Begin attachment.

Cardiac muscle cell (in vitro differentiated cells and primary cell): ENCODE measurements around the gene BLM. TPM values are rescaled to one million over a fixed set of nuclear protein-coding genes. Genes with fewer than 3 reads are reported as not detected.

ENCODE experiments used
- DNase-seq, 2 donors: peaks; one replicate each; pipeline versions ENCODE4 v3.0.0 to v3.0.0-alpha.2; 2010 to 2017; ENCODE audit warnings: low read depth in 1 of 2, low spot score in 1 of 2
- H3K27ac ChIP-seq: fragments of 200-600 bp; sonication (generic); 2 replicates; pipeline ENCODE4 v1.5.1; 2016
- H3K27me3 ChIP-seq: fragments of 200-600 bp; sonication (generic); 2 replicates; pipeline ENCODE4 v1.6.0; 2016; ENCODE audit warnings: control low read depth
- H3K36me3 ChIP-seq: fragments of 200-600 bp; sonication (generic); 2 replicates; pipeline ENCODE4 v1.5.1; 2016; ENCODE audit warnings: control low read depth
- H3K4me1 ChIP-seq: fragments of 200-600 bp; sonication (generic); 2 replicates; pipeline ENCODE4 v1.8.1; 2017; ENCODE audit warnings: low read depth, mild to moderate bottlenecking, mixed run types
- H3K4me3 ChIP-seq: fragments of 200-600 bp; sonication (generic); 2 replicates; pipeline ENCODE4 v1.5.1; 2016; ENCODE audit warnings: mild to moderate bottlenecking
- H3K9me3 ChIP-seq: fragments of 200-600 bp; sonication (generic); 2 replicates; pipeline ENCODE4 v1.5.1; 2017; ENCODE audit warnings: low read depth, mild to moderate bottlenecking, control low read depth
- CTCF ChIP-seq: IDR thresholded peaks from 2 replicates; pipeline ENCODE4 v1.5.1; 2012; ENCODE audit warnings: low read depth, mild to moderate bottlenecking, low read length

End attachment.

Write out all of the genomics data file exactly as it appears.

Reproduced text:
Cardiac muscle cell (in vitro differentiated cells and primary cell): ENCODE measurements around the gene BLM. TPM values are rescaled to one million over a fixed set of nuclear protein-coding genes. Genes with fewer than 3 reads are reported as not detected.

ENCODE experiments used
- DNase-seq, 2 donors: peaks; one replicate each; pipeline versions ENCODE4 v3.0.0 to v3.0.0-alpha.2; 2010 to 2017; ENCODE audit warnings: low read depth in 1 of 2, low spot score in 1 of 2
- H3K27ac ChIP-seq: fragments of 200-600 bp; sonication (generic); 2 replicates; pipeline ENCODE4 v1.5.1; 2016
- H3K27me3 ChIP-seq: fragments of 200-600 bp; sonication (generic); 2 replicates; pipeline ENCODE4 v1.6.0; 2016; ENCODE audit warnings: control low read depth
- H3K36me3 ChIP-seq: fragments of 200-600 bp; sonication (generic); 2 replicates; pipeline ENCODE4 v1.5.1; 2016; ENCODE audit warnings: control low read depth
- H3K4me1 ChIP-seq: fragments of 200-600 bp; sonication (generic); 2 replicates; pipeline ENCODE4 v1.8.1; 2017; ENCODE audit warnings: low read depth, mild to moderate bottlenecking, mixed run types
- H3K4me3 ChIP-seq: fragments of 200-600 bp; sonication (generic); 2 replicates; pipeline ENCODE4 v1.5.1; 2016; ENCODE audit warnings: mild to moderate bottlenecking
- H3K9me3 ChIP-seq: fragments of 200-600 bp; sonication (generic); 2 replicates; pipeline ENCODE4 v1.5.1; 2017; ENCODE audit warnings: low read depth, mild to moderate bottlenecking, control low read depth
- CTCF ChIP-seq: IDR thresholded peaks from 2 replicates; pipeline ENCODE4 v1.5.1; 2012; ENCODE audit warnings: low read depth, mild to moderate bottlenecking, low read length